Paper has been known for many uses including being written on, sneezed in and even for aviation (paper airplanes DO count), but what SIWA has done is quite extraordinary. First off, a little history lesson.
Japan has long been known for their expertise in papermaking as they’ve mastered the art of producing and using shoingami paper for everyday articles such as akari-shouji sliding doors. Onao Co. has been around for over three decades and has been known for producing the highest grade of shoingami paper and washi papers in Japan.
At this point, you’re probably asking yourselves what can be so intriguing about paper. Well for Onao, they’ve developed a new type of paper that doesn’t tear easily. The SIWA line, whose name originates from the reversal of the order of the word washi, re-introduces a new durable type of paper called Naoron to create practical everyday products. Onao is currently collaborating with famed industrial designer Naoto Fukasawa who is known for his minimal unadorned designs. You might have seen some of his popular works walking through a Muji store, or as an Issey Miyaki timepiece.
According to Mr. Fukasawa, “Washi (paper) often seems to conjure up an image of craft-related products, but I hope to create designs for the everyday that take advantage of its pleasant texture and gentleness of character.” I would say SIWA accomplishes just that. As you would expect from paper products, the texture is soft, flexible and lightweight, but is also extremely strong and highly water-resistant, allowing it to be used in the creation of bags, glasses cases, boxes and even slippers. The designs are fun and simple but most importantly functional for the daily grind.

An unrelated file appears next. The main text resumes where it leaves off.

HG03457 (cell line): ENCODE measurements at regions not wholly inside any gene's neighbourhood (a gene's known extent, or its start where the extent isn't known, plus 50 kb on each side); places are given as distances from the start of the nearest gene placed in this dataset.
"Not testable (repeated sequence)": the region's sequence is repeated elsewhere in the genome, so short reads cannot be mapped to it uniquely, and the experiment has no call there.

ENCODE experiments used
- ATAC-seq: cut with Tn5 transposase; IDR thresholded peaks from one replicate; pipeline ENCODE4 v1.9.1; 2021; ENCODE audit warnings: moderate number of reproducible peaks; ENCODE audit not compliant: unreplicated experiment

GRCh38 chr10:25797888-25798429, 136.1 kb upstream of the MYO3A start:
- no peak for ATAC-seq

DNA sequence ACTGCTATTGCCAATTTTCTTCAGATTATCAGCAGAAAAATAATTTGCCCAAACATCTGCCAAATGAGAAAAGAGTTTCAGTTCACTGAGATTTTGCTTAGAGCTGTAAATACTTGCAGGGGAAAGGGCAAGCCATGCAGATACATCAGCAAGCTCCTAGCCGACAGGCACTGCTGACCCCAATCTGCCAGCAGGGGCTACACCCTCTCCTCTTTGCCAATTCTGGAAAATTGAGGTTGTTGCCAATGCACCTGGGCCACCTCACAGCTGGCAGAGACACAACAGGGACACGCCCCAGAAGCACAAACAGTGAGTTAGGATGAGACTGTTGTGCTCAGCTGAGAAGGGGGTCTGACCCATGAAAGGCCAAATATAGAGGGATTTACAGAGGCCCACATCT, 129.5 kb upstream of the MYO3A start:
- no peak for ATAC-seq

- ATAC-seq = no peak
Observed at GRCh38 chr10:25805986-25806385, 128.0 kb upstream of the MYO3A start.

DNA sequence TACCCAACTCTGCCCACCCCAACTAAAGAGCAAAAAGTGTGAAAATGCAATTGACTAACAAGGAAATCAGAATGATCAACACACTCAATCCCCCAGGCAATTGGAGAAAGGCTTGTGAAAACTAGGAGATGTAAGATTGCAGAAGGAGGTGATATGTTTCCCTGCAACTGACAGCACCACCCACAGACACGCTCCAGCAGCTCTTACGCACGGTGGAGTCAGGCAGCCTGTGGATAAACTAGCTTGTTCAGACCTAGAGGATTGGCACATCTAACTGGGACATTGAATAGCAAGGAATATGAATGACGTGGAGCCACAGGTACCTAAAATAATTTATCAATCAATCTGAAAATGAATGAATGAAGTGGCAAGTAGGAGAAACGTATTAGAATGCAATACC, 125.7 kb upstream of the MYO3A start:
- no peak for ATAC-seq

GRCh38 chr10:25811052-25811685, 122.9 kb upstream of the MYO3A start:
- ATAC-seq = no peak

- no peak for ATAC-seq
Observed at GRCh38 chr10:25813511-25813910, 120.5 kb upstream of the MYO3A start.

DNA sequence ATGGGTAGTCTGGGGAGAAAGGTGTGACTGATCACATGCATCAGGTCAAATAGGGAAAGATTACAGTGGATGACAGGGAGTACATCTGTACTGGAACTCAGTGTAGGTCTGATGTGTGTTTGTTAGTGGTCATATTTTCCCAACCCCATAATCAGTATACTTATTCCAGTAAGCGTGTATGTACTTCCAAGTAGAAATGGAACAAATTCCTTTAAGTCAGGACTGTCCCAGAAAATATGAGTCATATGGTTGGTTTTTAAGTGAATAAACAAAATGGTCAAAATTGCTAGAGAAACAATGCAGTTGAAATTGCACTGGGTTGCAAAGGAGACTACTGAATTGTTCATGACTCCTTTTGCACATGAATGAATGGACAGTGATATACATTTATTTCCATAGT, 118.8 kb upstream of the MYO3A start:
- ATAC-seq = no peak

The beauty of this concept is that it allows the products to develop an individual identity as it gets used. The creases formed on the paper surface tell stories of their use and daily modern living. It would definitely be remarkable to see the evolution of a SIWA bag as it gets used. You can view SIWA’s full lineup of products through their website.